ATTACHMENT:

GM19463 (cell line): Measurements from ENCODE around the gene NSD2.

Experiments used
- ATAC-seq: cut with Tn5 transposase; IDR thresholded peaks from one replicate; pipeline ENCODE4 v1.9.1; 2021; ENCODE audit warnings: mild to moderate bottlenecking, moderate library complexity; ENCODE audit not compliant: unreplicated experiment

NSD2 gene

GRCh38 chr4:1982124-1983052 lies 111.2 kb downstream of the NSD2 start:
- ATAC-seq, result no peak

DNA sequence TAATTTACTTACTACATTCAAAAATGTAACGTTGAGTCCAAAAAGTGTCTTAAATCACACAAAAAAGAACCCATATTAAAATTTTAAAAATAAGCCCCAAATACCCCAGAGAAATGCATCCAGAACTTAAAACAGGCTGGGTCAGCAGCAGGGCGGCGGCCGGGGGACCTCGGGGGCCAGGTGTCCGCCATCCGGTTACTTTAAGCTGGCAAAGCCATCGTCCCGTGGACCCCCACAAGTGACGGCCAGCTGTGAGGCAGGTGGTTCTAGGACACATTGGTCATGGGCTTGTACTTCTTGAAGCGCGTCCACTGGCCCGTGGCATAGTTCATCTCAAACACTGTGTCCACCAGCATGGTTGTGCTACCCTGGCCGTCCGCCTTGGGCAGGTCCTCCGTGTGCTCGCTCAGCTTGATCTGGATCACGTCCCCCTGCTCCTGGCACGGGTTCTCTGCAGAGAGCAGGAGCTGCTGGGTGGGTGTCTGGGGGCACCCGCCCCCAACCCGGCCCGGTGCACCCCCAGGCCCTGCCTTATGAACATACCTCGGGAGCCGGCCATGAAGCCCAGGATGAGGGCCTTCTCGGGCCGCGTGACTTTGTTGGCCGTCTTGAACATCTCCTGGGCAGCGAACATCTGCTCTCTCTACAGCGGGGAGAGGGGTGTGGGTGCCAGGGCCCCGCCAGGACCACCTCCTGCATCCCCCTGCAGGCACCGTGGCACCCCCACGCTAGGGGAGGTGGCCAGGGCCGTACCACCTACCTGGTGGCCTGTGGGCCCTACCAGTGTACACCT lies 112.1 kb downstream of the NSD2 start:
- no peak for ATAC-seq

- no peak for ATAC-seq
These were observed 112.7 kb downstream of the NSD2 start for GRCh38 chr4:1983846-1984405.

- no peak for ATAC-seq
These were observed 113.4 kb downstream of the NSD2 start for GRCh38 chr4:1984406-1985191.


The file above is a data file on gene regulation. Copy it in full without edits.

GM19463 (cell line): Measurements from ENCODE around the gene NSD2.

Experiments used
- ATAC-seq: cut with Tn5 transposase; IDR thresholded peaks from one replicate; pipeline ENCODE4 v1.9.1; 2021; ENCODE audit warnings: mild to moderate bottlenecking, moderate library complexity; ENCODE audit not compliant: unreplicated experiment

NSD2 gene

GRCh38 chr4:1982124-1983052 lies 111.2 kb downstream of the NSD2 start:
- ATAC-seq, result no peak

DNA sequence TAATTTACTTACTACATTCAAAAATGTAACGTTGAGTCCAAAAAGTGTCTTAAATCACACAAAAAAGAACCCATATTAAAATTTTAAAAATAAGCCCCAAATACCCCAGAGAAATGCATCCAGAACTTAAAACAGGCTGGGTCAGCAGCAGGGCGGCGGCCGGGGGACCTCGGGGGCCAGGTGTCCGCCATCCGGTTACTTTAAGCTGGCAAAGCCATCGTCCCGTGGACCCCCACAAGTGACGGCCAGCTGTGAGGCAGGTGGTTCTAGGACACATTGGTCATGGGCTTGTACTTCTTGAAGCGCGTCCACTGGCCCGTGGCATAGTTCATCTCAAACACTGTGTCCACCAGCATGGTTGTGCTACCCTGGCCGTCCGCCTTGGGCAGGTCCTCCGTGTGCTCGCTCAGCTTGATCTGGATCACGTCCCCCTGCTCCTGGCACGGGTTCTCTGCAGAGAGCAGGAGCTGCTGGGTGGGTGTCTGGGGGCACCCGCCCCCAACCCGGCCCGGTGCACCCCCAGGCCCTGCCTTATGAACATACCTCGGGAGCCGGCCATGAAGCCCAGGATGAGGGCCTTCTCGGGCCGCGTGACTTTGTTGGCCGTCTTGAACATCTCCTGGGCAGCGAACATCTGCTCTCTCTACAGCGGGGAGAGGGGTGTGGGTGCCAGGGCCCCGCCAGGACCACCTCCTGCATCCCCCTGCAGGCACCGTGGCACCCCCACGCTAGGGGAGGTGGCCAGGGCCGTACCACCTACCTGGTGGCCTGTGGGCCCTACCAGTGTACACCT lies 112.1 kb downstream of the NSD2 start:
- no peak for ATAC-seq

- no peak for ATAC-seq
These were observed 112.7 kb downstream of the NSD2 start for GRCh38 chr4:1983846-1984405.

- no peak for ATAC-seq
These were observed 113.4 kb downstream of the NSD2 start for GRCh38 chr4:1984406-1985191.